Performing the compound interest calculations is simple when only compounded a few times, but to determine the value of an amount 30 years in the future which compounds monthly would be exceedingly tedious.  Fortunately, we can use a compound interest formula, or a compound interest calculator to perform the compound interest calculations for us.

It is important to differentiate compound interest from simple interest.  Simple interest is interest that is charged on a principle amount, like compound interest.  The difference is that once simple interest is charged, it is not added to the principle to be charged further interest.  Many bonds work this way.  Interest charged on a bond is often paid as cash, and can only be compounded if the investor who receives the cash payment of the interest finds another investment to invest in.

When compound interest is charged to principle, on the compounding frequency, the rate applied to the principle is called the period rate, or periodic rate of interest.  To determine the period interest rate, simply take the annual rate of interest, and divide it by the number of compounding frequencies in a year.  For example: if 12% interest is compounded quarterly (4 times a year), then the period interest rate is 3% (12%  4). 

In order to compare the cost of one financial product to another, it is important to use the effective annual rate.  This will neutralize the difference that compounding frequency will have on the borrowed funds, and provide an apples to apples comparison of cost to the borrower.  Using a powerful loan calculator or mortgage calculator such as the ones provided in this site will help borrowers to understand the actual cost of interest.

The compound interest calculator above on this page will provide you with the answer to many compounding interest calculations.  Each variable of the formula is isolated, and defined.  Each compounding interest formula is also provided.  When using the compound interest calculator it is important to remember to use the period interest rate, which can differ from the annual interest rate.  Divide the annual interest rate by the number of compounding periods in a year to determine the period interest rate.  You must also input the number of periods that interest will be compounded for.  If monthly interest is calculated for 3 years, then compound interest will need to be calculated for 36 periods, at the period interest rate.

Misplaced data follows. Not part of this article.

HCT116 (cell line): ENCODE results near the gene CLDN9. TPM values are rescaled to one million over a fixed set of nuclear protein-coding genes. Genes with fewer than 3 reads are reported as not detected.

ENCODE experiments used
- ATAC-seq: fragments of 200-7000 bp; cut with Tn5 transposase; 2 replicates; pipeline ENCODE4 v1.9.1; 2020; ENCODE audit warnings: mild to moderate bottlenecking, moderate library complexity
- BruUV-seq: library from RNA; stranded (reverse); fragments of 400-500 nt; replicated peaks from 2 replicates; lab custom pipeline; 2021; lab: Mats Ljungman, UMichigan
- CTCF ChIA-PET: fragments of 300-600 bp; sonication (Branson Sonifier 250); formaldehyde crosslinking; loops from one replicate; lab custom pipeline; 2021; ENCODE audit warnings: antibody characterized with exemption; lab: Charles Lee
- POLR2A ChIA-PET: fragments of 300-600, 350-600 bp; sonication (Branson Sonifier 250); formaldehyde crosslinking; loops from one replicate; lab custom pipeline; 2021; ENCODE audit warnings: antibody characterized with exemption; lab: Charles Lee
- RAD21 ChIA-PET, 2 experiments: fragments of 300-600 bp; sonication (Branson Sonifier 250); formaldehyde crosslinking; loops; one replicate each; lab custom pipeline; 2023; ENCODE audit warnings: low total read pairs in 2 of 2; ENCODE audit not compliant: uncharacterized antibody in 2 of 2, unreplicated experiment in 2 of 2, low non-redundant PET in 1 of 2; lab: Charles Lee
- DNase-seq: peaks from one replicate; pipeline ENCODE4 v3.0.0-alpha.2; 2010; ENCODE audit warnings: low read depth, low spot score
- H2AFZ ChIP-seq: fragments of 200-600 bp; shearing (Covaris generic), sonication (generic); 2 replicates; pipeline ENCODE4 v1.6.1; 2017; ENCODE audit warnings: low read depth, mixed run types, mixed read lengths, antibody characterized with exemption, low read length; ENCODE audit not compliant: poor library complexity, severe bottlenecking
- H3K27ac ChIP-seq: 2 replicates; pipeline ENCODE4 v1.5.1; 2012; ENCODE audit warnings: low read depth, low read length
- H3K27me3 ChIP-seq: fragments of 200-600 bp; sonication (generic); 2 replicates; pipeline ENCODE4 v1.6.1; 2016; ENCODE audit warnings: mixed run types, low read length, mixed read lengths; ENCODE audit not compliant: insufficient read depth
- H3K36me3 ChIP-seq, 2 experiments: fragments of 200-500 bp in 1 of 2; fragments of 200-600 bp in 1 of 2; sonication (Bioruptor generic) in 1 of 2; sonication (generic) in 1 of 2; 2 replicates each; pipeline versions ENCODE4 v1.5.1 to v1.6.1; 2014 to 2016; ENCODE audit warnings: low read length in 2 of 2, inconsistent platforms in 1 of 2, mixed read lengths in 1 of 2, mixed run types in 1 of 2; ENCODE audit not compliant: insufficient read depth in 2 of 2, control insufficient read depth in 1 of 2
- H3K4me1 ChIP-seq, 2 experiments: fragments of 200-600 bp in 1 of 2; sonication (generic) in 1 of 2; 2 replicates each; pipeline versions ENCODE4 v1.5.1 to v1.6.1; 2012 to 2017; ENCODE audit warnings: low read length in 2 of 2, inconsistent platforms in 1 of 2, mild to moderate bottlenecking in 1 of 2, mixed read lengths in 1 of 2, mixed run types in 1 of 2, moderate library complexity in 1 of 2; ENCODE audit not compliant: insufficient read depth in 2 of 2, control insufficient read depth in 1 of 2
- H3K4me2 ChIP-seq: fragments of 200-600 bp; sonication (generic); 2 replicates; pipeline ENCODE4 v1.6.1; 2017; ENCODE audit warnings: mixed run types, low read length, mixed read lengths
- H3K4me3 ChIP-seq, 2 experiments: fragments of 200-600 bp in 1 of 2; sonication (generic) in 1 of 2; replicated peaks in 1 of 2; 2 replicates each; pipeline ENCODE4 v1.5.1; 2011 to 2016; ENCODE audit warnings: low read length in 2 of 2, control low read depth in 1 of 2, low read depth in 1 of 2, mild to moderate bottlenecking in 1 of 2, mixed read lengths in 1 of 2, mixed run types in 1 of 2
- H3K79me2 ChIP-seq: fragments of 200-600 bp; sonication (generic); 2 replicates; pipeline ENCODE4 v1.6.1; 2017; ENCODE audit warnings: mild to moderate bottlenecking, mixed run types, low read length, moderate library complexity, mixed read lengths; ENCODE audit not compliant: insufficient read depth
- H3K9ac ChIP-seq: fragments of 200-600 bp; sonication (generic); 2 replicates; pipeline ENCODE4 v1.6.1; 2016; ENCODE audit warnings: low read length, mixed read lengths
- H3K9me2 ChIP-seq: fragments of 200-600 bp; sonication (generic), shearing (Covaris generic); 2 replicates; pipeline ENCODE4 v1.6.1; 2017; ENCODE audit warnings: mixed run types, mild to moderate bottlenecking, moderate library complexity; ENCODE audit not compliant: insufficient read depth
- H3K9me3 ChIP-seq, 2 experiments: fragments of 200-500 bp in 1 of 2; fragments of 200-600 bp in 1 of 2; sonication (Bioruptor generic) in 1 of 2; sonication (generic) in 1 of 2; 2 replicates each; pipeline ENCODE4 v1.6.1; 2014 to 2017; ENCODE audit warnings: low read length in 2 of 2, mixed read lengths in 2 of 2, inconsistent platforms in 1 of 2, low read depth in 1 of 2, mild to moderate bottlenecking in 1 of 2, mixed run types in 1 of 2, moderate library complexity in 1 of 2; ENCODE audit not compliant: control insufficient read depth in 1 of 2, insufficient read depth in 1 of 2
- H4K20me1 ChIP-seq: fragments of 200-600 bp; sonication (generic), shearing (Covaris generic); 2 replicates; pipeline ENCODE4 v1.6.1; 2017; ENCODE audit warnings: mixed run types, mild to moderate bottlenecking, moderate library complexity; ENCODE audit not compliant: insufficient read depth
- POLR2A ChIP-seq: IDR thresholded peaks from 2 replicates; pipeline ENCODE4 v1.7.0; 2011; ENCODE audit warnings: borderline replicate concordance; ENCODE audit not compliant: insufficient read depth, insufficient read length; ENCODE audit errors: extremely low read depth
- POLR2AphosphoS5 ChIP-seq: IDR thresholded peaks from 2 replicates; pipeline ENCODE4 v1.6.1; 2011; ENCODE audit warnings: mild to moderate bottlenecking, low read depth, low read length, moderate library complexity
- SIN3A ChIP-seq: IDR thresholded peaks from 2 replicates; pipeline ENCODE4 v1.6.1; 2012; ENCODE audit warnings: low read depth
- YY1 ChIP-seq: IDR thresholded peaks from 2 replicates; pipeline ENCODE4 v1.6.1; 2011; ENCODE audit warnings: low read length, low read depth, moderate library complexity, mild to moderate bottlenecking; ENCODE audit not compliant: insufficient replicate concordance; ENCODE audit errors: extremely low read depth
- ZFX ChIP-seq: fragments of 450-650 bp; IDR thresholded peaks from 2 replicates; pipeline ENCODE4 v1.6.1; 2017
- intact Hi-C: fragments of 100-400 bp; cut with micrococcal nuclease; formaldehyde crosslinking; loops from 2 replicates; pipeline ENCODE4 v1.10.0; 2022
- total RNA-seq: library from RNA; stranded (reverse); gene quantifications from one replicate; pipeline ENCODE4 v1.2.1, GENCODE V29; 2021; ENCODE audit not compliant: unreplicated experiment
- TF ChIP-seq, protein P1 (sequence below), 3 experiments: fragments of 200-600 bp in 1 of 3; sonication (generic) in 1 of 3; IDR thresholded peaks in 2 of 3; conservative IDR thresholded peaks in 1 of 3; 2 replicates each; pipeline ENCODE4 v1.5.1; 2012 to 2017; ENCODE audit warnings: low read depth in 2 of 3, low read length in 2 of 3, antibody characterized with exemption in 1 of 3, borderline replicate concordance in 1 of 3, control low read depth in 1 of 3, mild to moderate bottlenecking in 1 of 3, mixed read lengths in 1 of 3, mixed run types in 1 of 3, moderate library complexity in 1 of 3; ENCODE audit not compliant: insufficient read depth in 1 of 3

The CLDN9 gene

Compound interest is also used to determine the net present value of a financial asset from a different period of time.  The calculator above serves as a net present value calculator.  For instance, if a $1000 is to be the value of something 10 years from now, and the interest rate is 6%.  Then it is possible to determine the net present value of this item by using the present value calculator above.  The net present value will be $558.39. 

Net present value is an important concept to understand.  This is due to the time value of money.  When offered the choice between equal amounts of money, say $1000, at different points in time, immediately or 10 years from now, the amount of money today has more value than the same amount in the future, and so it will always be chosen.  In order to accept the money in the future, we need to be compensated for waiting, and the amount must be increased.  Once we understand that there is a value to the time we have access to money, we can determine the present value of amounts in the future. 

The longer we have to wait for an amount in the future, the greater the amount that we need to be compensated.  When calculating present value of money in the future, we use the compound interest calculation.  This is used because it best represents the value and use we have for money and the cost to us if we do not have access to it.  We can think of the rate charged for the use of money over time as the price of money.

The concept of time value of money can be applied to many various forms, such as annuities, perpetuities, loans, investments, etc.  When calculating present value of a single amount, the present value formula is the same as the compound interest formula.  Therefore, the present value calculator is the same as the compound interest calculator above.  By understanding the concept of present value calculation, we can determine an interest rate that can be used to compare against other uses of money, such as loans and investments.  This way we can make qualified decisions about which financial option is best to serve our purposes.